Gerry Adams arrest: Protestant leader in Northern Ireland hits back

Peter Robinson, whose political party shares power with Sinn Fein, has blasted Sinn Fein's threat to stop cooperating with the police force for its detention of Adams over an unsolved murder case. 

Peter Morrison/AP
Sinn Fein's Martin McGuinness, centre, with party members Bobby Storey, right, and Martina Anderson as they arrive for a protest rally in Belfast, Northern Ireland on May, 3, 2014. Police continue to question the Sinn Fein leader Gerry Adams about the unsolved 1972 murder of Jean McConville. His arrest has stirred tensions between Sinn Fein and Protestant politicians in Northern Ireland.

The Protestant leader of Northern Ireland's unity government launched a blistering attack Sunday on his Sinn Fein coalition colleagues, accusing them of attempting to intimidate the police into freeing Gerry Adams without charge.

The 65-year-old Sinn Fein leader remained in police custody for a fifth day, under questioning over allegations that he was Belfast commander of the outlawed Irish Republican Army in 1972 and ordered the killing of a widowed mother of 10. He could be released Sunday night when his legal detention period is set to expire. Police also could charge him or seek a judge's permission to extend his interrogation, a step previously taken Friday.

Since Adams' arrest, the senior Sinn Fein politician in the unity government, Martin McGuinness, has warned that his party's continued support for law and order – a key condition for participation in Northern Ireland's five-party government – could depend on Adams' treatment.

At a public rally Saturday, McGuinness told supporters that Adams was being victimized by Protestant hardliners within the police force "who are against the peace process and hate Gerry Adams and hate Sinn Fein." He said Sinn Fein could not support detectives "acting in a politically biased and partisan fashion."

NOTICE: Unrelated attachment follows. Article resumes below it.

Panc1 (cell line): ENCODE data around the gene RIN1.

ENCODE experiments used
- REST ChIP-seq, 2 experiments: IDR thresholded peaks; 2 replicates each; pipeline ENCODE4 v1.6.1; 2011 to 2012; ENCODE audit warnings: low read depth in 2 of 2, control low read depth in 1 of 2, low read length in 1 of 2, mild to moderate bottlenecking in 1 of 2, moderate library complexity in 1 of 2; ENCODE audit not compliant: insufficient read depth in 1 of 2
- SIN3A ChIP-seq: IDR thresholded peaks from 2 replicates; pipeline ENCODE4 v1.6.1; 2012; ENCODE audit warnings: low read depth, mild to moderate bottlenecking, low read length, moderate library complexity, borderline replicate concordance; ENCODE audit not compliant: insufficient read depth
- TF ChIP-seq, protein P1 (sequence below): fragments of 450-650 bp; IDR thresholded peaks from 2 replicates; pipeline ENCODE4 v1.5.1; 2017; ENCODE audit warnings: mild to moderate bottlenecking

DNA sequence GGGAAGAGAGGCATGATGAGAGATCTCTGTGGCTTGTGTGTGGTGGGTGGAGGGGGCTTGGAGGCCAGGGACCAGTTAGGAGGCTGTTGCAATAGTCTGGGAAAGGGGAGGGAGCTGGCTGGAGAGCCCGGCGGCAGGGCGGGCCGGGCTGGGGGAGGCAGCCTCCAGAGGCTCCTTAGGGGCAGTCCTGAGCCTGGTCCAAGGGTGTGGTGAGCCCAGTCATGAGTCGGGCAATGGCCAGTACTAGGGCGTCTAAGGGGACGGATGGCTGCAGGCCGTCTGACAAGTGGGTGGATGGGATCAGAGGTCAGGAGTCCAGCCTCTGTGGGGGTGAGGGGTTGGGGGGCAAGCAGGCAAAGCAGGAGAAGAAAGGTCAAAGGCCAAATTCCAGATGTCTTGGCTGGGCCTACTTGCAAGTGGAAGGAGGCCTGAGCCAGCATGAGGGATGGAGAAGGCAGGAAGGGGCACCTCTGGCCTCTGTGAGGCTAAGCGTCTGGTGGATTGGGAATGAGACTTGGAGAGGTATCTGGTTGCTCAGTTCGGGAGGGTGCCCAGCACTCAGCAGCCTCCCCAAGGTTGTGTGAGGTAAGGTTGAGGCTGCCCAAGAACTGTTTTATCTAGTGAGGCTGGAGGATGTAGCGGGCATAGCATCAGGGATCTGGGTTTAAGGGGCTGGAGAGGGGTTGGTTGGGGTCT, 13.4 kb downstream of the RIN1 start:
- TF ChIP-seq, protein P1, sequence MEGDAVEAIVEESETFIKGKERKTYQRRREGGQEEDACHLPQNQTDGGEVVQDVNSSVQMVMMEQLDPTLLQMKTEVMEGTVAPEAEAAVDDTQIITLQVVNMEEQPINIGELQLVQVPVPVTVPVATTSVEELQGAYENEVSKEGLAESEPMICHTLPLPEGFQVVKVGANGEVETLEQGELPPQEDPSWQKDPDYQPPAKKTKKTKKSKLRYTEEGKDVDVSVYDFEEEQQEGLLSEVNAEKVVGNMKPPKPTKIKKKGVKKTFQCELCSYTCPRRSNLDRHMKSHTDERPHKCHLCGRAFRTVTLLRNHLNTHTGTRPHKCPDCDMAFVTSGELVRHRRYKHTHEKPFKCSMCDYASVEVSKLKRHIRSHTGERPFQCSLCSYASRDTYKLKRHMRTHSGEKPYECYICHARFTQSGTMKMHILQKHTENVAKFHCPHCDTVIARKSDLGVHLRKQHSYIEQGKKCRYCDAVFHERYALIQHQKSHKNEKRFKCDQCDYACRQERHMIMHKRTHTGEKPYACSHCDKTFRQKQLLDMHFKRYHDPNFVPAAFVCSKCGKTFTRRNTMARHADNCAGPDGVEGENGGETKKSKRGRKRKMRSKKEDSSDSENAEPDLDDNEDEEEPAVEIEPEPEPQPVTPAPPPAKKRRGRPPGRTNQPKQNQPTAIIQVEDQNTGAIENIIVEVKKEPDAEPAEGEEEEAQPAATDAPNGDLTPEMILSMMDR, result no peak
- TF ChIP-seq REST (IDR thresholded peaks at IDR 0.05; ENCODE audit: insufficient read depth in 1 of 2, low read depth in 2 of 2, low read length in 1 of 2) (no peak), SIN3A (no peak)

First Minister Peter Robinson, whose Democratic Unionist Party agreed to share power with Sinn Fein in 2007 on condition that the IRA-linked party accepted police authority, accused McGuinness of "a despicable, thuggish attempt to blackmail" the police.

In his harshest verbal attack on McGuinness since agreeing to work alongside him, Robinson said Sinn Fein's "obscene politicizing of the policing process" nauseated him.

"I warn Sinn Fein that they have crossed the line and should immediately cease this destructive behavior," he said, suggesting that the future of Northern Ireland's government was at stake.

Robinson said McGuinness "seems incapable" of accepting the police's right to investigate Adams. He accused Sinn Fein of hypocrisy by demanding criminal investigations of killings committed by Protestant militants, the police and British Army but not of the IRA, which killed nearly 1,800 people during a failed 1970-1997 campaign to force Northern Ireland out of the United Kingdom.

Sinn Fein aides said McGuinness would respond to Robinson's attack later Sunday. Power-sharing was the central goal of the U.S.-brokered Good Friday peace accord of 1998.

Detectives since Wednesday have been questioning Adams over abduction, killing and secret burial of Jean McConville, a widowed mother of 10 whom the IRA branded a British Army spy.

The IRA did not admit responsibility until 1999, and McConville's remains were found only accidentally in 2003 near a Republic of Ireland beach. A 2006 investigation by Northern Ireland's police complaints watchdog found no evidence she had been a spy.

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